I create prayer prompts for myself. I'm visual, so it helps me when I connect things I want to pray for with specific objects or even places. Then those serve as triggers, prompting me to pray whenever I see them. For instance...

  • My pillow is a reminder, when I lay my head on it at night, to pray for my mind, thoughts, dreams, and sleep.
  • Putting my hands on the steering wheel when I get in the car reminds me to acknowledge that God is in control and not me.
  • Y'all know I like me some Starbucks --- It's comfort in a cup for me. So I've made Starbucks to-go cups a prompt to thank Him for the peace, security, and belonging I have in Him.

Short arrow-like prayers invite the Lord right into the moment with me. I love Nehemiah's example of this: "The king said to me, 'What is it you want?' Then I prayed to the God of heaven, and I answered the king..." Mid-conversation, before he even responded to the question, Nehemiah shot up a prayer. I try to be intentional to do the same, shooting up quick prayers for help and wisdom, to thank Him, or just to point out something that I love...

I keep pen and paper nearby. Scribbling down the random things and to-do lists I think of makes it easier to keep my mind fixed on talking to God.

Some of my best prayers are prayed in bed at night. I usually struggle to fall asleep, because my brain lacks an OFF switch. Quieting my heart to pray is a good way for me to turn late-night concerns right into conversations with God... even if I do fall asleep mid-prayer.

I use post-it notes. Lots of them. I write down things I want to pray for, and stick them where they'll be visible. I have Fuzzy Brain Syndrome, and will simply forget without reminders like this.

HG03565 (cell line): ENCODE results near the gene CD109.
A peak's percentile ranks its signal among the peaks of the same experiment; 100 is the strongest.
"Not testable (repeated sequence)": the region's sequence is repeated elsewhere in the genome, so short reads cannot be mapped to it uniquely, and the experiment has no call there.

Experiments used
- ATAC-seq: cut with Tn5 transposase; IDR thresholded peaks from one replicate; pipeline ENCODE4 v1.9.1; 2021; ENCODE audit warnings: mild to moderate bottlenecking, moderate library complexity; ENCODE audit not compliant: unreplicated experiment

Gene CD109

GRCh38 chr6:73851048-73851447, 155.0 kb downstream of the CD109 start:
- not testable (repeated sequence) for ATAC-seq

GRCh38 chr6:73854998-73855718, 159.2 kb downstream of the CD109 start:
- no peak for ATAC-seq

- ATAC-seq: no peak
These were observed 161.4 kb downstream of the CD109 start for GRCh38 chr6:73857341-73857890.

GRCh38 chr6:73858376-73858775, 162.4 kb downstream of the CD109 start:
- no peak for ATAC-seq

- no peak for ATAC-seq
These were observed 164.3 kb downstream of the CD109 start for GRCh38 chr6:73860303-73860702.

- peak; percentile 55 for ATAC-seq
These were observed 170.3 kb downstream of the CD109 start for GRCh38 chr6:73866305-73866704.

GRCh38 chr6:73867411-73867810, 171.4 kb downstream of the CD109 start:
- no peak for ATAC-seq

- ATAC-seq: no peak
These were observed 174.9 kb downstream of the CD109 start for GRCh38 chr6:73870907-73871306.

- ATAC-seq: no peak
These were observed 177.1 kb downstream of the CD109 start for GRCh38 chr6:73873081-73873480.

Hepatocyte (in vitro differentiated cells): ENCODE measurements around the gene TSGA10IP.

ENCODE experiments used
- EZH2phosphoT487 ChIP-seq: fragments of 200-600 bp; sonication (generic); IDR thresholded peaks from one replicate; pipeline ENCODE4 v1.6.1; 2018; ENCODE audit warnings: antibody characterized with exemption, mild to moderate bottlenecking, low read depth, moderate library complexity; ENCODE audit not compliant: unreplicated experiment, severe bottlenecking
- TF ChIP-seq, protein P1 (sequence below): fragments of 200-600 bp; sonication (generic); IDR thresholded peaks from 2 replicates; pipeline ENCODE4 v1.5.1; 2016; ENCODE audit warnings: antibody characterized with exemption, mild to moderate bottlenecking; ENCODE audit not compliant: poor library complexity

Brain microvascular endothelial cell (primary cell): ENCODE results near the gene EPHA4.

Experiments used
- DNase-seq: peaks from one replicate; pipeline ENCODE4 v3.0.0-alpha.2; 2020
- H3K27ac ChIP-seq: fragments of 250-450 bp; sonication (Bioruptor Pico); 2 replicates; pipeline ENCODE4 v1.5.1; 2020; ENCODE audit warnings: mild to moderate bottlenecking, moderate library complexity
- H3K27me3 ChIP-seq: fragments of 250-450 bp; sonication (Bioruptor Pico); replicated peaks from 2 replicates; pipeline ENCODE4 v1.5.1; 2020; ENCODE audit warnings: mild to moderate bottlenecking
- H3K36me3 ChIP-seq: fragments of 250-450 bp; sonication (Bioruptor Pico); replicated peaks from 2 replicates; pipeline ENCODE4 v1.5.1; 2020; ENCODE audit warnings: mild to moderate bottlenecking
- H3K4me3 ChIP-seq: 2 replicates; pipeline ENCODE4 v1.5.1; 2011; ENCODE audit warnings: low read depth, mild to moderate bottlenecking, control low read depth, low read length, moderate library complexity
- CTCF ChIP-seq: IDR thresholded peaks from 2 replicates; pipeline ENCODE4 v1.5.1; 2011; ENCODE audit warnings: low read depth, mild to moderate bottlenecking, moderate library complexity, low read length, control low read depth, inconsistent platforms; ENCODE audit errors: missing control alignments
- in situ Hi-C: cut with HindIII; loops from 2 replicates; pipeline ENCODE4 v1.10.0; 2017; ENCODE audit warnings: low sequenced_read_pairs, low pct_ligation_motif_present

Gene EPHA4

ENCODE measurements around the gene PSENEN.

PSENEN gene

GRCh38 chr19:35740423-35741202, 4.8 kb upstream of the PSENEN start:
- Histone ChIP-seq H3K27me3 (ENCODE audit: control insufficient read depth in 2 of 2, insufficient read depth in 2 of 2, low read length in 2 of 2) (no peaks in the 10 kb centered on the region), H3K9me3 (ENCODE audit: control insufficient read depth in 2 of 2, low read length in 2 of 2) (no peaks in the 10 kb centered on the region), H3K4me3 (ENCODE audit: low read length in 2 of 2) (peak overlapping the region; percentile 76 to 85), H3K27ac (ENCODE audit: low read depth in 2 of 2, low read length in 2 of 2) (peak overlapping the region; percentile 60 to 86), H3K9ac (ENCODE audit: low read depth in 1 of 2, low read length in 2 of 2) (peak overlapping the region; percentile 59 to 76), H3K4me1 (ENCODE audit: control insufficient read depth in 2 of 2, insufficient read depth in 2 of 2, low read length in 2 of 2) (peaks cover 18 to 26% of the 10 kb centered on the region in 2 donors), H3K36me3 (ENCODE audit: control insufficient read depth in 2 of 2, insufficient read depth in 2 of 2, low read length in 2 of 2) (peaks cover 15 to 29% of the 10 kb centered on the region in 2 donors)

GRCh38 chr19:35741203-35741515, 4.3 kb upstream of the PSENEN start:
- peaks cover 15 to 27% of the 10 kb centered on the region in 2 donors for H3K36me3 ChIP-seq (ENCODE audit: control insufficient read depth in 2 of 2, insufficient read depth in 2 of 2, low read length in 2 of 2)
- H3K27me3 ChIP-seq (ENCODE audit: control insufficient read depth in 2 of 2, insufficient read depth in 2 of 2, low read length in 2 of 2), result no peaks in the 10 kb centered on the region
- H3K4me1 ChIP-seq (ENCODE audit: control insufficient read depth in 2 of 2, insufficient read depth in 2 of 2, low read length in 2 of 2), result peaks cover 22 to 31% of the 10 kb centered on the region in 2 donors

I don't often tell someone I'll pray for them. Because I know full-well how quickly my good intentions get away from me. When I do say I'll pray, I stop right then and do it.

Often when I'm driving alone, I pray out loud in the car. I tend to spiderweb less when I'm praying out loud.

When I really need to hash through something with God, I journal my prayer. Writing out my conversation with Him helps keep me focused, and seems to make it easier for me to listen for His response.

I am so thankful that the Holy Spirit intercedes for me. When I don't know what or how to pray (which is pretty often), I often just whisper: I have no words right now. Holy Spirit, I need You to pray for me because I simply can't...

: : :

"Prone to wander, Lord, I feel it, Prone to leave the God I love; Here’s my heart, O take and seal it, Seal it for Thy courts above."

-from the hymn Come Thou Fount

What are some things that help you pray?

coming out from under the guilt

For me, prayer has always been wrapped up in condemnation. Not that it was a conscious thought, but it was always there... underlying my foundational beliefs about prayer. And about myself.

While I've never been one to pray for very long, my mom, on the other hand, was known for her hours-long prayer times. And in a way, it became a measure of spirituality in the brand of Christianity I was raised in.

A measure I fell very short of.

I've been made to feel like a "bad Christian" because of my prayer habits (or non-habits).